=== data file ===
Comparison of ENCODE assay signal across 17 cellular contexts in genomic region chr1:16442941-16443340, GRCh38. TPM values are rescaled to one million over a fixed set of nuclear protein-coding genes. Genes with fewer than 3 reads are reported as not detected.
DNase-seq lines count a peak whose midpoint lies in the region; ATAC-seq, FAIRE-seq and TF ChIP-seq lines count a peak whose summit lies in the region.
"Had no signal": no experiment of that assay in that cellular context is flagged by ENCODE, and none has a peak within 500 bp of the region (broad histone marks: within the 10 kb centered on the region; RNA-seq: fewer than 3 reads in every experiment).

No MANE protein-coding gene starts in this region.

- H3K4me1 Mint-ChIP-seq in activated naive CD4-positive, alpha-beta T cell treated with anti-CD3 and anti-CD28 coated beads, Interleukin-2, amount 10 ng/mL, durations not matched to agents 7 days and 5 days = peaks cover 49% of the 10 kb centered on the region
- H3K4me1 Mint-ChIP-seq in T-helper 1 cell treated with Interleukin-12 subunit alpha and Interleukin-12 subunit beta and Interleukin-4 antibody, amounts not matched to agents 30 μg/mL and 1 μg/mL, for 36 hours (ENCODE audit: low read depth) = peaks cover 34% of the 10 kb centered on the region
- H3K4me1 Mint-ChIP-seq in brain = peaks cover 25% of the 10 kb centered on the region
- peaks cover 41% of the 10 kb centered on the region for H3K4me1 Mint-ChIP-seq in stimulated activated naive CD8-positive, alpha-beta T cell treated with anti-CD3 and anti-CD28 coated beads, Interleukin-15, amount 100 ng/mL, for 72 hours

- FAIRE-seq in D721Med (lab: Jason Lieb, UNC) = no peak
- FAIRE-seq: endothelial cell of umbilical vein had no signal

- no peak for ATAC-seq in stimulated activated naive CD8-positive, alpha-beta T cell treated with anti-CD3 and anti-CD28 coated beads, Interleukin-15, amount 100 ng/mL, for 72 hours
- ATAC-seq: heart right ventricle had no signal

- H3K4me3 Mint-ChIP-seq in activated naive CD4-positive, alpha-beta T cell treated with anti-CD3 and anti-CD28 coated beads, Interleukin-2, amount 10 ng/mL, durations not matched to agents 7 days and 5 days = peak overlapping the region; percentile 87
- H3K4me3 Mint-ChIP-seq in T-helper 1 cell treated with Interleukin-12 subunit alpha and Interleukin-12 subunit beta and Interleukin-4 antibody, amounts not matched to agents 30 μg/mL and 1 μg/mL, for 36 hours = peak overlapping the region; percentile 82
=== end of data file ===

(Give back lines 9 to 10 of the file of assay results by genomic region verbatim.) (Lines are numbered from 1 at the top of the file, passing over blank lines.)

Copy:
- FAIRE-seq in D721Med (lab: Jason Lieb, UNC) = no peak
- FAIRE-seq: endothelial cell of umbilical vein had no signal